Overview of Researching Biographies
Biographical information about famous people, including state and federal judges, is plentiful both on the Web and in print. In either format, you may want to consult both primary sources and secondary sources. Documents such as letters or autobiographies are primary sources written by the person. Material written by other authors about the person are secondary sources. Examples include book biographies, essays, commentaries, chronologies, and news stories. Secondary sources frequently point to primary sources.
As you start your research on a famous person in history, consider some of the following questions to help focus your search.
- Do you need a list of past judges by court or by region?
- Is the person living or deceased?
- What time period of the person’s life is of greatest interest?
- What do you know now about the person?
- Do you want an autobiography in the person’s own words? Are you seeking memoirs, letters, autobiographical essays or books?
- Why is the person famous? Did he/she contribute to a major legal case?
- Are the person’s ethnic background, institutional affiliations, nationality, gender or other factors important?
- How widely known is the judge? Is he/she known to the general public?
- Do you need to place the person within a cultural or historical context?
- Do you need to discover the person’s birth or death date of find other chronological data?
- Are you seeking short anecdotes that will perk your readers’ or audience’s interest?
Click on the Tabs above in this Guide to find the following types of information:
Book biographies and autobiographies. Books cover a person's life in depth, although they may focus on a particular period or accomplishment. Books also provide excellent reference lists for further research. Click on the Books tab to find several catalogs for searching books.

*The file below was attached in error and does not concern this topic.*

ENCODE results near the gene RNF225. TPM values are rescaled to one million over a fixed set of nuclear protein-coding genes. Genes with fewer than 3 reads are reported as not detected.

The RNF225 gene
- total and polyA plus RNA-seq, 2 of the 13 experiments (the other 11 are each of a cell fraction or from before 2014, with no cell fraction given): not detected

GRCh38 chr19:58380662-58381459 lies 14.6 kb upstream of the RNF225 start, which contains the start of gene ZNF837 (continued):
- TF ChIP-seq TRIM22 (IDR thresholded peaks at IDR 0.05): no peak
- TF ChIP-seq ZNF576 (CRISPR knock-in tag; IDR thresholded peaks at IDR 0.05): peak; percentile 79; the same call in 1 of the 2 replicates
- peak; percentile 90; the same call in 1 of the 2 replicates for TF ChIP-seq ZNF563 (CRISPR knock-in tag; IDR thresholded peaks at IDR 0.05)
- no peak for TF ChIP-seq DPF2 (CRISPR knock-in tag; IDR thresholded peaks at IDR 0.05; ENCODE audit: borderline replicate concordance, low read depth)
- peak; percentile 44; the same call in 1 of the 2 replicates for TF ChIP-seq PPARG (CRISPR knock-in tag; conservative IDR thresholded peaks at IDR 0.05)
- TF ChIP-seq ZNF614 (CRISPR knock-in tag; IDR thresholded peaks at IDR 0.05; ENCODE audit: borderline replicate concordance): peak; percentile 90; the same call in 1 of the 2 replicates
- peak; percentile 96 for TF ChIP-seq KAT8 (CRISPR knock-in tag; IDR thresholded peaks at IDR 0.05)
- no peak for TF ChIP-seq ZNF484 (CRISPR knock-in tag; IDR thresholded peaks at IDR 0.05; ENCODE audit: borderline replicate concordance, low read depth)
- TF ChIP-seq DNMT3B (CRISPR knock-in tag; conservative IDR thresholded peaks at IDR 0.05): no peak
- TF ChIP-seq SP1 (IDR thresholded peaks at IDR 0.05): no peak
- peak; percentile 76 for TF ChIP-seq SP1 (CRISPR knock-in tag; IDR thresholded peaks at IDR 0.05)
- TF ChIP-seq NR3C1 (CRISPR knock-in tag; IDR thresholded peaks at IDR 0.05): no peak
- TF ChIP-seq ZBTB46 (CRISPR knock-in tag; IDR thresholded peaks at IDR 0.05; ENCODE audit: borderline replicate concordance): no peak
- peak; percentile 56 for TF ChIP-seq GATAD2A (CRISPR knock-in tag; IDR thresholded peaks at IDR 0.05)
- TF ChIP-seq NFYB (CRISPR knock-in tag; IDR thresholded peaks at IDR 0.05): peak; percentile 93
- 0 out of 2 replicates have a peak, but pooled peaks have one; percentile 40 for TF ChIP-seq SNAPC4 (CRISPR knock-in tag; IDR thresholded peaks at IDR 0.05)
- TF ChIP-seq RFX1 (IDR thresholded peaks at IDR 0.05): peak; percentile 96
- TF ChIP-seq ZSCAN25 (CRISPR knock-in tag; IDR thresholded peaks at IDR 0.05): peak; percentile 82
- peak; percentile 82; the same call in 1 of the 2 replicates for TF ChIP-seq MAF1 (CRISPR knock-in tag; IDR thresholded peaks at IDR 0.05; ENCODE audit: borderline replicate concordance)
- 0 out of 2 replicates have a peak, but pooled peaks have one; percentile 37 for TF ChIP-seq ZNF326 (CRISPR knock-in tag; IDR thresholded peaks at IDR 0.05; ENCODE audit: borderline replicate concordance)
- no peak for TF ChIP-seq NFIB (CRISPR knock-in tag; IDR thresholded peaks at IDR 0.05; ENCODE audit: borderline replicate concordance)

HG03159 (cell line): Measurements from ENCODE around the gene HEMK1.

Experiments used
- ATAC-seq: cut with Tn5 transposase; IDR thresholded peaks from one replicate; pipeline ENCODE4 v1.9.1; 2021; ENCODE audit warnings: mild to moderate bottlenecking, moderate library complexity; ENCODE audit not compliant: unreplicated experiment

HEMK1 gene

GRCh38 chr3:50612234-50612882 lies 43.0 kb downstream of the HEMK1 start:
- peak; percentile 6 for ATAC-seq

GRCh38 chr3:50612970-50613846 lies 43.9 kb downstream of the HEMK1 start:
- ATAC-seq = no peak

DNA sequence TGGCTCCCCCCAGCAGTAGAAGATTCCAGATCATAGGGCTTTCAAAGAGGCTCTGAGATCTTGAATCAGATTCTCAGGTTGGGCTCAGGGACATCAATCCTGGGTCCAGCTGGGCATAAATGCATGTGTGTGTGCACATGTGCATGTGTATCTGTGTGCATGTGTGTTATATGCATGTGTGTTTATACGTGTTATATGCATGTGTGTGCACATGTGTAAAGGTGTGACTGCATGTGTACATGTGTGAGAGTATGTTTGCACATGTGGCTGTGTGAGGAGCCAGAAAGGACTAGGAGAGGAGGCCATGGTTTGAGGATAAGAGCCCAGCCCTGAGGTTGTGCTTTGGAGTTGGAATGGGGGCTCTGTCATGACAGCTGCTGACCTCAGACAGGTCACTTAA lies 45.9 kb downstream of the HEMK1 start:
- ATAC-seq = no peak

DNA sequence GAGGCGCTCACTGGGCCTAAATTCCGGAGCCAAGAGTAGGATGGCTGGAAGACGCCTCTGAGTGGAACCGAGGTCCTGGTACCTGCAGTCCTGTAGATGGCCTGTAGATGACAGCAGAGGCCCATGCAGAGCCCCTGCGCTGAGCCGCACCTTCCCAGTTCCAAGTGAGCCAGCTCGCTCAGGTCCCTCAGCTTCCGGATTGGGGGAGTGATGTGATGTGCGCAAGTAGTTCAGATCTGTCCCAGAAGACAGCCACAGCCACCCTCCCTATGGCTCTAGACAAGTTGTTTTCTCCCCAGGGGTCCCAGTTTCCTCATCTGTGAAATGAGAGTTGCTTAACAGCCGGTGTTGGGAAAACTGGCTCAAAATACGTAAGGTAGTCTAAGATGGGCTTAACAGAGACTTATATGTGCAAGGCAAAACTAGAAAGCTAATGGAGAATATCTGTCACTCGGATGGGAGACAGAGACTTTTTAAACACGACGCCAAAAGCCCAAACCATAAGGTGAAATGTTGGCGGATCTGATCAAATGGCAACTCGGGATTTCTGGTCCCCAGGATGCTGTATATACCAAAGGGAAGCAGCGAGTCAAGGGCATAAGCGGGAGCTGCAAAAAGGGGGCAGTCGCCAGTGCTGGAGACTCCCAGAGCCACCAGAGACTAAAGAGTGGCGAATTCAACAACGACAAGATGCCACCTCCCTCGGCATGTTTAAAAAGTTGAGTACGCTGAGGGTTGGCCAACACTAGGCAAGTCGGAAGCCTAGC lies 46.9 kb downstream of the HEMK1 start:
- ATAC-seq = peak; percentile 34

Archives. UC Berkeley has a wealth of archival information both within the general collections and at the Bancroft Library. Be sure to peruse both the Online Archive of California and the Regional Oral History Office for transcripts, recordings, letters and more. Click on Archives for more information on archives at UC Berkeley.
Judicial Cases. If a judge is known for his or her decision on a particular case, review the case to discover what the judge wrote and decided. Case law databases, such as Lexis, allow you to search by case and by judge, Discover cases by clicking the Cases tab above.
Articles. In addition to book biographies about a person, academic and law review journal articles may analyze a judical decision, consider the historical impact of a judge or a case, and place a judge or way of thinking in historical context. Click the Articles tab to discover several scholarly and legal sources for articles.
Government documents. The Internet has made large amounts of government documents, both current and historical, available online. Searching can be challenging, however. Check the Library's guides to government documents for sites most helpful to your research.
Databases. News databases, such as ProQuest Historical Newspapers, provide reports from the past and fill in details of the period in which a judge lived. Ancestry Library will turn up personal biographical data showing family influences on a judge's life. Click on News for stories from the past, or Databases to find family data about a judge.